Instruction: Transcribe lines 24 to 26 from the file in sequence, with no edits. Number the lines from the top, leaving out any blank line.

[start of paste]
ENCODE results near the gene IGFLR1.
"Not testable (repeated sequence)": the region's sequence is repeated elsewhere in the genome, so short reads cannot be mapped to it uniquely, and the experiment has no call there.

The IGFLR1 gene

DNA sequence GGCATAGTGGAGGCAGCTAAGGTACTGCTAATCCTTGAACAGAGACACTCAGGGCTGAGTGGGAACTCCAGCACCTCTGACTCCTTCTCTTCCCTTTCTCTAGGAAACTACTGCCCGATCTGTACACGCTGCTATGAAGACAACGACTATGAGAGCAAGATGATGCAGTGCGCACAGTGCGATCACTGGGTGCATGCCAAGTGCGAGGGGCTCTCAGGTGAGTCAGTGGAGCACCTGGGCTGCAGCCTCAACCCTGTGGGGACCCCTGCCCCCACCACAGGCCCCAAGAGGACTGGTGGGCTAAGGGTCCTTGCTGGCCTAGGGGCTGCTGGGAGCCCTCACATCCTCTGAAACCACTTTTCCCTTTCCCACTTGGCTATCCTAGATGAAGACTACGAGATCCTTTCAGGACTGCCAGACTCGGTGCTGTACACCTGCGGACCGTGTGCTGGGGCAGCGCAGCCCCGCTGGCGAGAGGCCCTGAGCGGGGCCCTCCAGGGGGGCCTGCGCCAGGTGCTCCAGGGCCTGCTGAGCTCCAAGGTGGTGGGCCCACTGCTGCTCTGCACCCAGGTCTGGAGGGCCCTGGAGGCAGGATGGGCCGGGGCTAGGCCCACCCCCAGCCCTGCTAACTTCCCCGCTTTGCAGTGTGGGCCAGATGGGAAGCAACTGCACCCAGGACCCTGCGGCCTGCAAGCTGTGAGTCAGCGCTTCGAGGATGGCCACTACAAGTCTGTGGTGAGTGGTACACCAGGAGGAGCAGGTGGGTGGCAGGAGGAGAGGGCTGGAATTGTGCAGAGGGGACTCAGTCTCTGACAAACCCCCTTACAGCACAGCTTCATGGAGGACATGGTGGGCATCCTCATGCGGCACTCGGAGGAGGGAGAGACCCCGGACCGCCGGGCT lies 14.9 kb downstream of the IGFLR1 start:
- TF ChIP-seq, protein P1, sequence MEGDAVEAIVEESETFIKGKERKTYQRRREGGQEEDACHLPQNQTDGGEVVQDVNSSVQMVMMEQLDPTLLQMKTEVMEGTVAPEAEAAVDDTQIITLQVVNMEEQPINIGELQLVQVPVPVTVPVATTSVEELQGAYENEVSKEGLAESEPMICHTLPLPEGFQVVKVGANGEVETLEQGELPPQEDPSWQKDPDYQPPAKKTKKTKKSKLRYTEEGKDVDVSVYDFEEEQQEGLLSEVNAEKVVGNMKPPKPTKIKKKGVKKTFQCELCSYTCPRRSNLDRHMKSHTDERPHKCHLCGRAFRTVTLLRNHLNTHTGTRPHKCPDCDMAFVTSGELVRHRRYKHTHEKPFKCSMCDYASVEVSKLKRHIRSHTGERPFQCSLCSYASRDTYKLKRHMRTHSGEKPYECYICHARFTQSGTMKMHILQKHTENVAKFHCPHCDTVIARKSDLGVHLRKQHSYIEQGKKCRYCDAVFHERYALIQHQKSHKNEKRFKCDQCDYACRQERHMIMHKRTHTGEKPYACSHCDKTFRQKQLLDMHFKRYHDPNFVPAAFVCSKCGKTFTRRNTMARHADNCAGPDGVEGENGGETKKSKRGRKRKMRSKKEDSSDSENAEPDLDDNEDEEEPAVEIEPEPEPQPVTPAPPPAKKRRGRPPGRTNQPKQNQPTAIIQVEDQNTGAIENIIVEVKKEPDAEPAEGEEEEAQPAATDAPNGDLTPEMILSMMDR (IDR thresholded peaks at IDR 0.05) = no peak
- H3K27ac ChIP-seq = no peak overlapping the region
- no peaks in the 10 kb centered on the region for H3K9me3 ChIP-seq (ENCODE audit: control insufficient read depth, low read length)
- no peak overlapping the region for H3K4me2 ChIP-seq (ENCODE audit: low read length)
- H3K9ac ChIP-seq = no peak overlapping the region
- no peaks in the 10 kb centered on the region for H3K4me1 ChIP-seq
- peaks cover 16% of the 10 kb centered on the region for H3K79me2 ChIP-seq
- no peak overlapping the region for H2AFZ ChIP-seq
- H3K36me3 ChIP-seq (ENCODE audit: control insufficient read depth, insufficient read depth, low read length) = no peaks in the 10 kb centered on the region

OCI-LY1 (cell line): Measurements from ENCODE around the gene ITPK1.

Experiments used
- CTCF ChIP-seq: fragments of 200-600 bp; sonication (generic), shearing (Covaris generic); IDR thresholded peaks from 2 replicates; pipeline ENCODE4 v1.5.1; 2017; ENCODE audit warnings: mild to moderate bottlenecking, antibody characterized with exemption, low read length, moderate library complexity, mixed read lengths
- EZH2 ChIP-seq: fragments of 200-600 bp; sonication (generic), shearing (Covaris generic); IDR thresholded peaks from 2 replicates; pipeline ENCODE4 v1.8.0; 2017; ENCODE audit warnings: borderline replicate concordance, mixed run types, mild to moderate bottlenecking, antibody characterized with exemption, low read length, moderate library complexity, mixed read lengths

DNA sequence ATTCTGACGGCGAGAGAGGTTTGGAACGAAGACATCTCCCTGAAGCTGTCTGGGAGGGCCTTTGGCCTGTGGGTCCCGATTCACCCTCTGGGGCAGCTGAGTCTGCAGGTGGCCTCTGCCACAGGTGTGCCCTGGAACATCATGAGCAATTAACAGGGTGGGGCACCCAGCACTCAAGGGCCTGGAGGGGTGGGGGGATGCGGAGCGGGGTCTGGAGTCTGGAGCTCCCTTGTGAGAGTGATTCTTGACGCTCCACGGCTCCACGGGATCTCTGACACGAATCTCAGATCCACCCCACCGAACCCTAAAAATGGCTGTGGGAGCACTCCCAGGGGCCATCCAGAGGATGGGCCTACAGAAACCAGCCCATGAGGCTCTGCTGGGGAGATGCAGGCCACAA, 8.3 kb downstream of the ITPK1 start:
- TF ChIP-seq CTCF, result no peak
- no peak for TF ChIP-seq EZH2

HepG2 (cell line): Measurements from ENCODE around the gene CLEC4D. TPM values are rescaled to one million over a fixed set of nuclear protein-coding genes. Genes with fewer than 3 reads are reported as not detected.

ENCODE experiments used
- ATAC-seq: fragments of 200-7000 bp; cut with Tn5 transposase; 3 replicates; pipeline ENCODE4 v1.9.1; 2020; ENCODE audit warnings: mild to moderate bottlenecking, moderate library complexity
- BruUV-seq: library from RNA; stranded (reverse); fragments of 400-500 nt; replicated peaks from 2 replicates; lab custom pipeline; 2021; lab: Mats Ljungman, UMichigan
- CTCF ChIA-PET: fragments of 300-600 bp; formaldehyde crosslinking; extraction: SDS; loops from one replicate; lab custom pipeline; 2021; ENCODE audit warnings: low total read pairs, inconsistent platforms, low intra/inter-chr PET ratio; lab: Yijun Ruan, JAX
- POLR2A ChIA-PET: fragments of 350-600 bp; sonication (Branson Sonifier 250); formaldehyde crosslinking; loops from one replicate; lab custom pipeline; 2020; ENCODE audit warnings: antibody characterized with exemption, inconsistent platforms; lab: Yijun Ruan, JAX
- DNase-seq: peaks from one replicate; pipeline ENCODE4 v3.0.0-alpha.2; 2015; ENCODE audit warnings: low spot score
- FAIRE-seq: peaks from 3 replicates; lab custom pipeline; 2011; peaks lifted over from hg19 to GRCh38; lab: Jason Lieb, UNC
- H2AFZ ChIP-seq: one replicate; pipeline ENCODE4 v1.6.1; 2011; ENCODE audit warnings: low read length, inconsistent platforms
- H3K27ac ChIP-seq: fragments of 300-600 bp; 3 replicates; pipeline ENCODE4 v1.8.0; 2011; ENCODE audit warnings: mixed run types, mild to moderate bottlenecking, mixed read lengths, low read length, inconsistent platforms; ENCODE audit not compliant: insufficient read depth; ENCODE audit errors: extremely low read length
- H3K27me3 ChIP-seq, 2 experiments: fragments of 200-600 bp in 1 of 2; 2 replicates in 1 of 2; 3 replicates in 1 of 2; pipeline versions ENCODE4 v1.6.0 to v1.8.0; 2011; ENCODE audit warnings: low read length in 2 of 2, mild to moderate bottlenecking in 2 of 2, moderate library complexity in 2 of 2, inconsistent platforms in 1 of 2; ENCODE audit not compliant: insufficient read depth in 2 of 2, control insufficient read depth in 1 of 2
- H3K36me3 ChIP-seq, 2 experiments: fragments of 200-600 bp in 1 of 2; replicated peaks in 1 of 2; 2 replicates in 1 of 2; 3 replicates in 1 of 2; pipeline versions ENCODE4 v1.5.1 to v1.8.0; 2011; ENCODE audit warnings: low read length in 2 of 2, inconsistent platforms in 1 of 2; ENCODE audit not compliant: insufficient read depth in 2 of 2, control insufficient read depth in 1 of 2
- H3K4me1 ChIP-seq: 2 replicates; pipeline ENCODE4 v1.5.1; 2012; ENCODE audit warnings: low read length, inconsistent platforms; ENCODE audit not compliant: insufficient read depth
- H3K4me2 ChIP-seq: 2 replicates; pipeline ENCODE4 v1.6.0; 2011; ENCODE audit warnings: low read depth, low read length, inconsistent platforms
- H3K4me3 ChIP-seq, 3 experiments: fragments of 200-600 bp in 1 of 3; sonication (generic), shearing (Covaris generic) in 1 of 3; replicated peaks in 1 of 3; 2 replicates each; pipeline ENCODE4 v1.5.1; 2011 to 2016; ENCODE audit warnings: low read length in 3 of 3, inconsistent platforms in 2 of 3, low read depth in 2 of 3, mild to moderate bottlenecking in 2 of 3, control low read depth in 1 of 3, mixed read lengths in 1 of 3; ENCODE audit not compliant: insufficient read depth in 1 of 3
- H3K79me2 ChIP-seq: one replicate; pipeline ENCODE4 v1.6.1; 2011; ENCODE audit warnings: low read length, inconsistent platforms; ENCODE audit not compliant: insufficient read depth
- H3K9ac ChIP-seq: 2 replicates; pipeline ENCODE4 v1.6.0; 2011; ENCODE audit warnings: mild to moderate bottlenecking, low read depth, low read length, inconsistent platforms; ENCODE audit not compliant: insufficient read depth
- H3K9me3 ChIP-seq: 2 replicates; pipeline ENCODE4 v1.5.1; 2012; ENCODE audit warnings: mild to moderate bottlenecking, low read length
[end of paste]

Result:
- BruUV-seq: library from RNA; stranded (reverse); fragments of 400-500 nt; replicated peaks from 2 replicates; lab custom pipeline; 2021; lab: Mats Ljungman, UMichigan
- CTCF ChIA-PET: fragments of 300-600 bp; formaldehyde crosslinking; extraction: SDS; loops from one replicate; lab custom pipeline; 2021; ENCODE audit warnings: low total read pairs, inconsistent platforms, low intra/inter-chr PET ratio; lab: Yijun Ruan, JAX
- POLR2A ChIA-PET: fragments of 350-600 bp; sonication (Branson Sonifier 250); formaldehyde crosslinking; loops from one replicate; lab custom pipeline; 2020; ENCODE audit warnings: antibody characterized with exemption, inconsistent platforms; lab: Yijun Ruan, JAX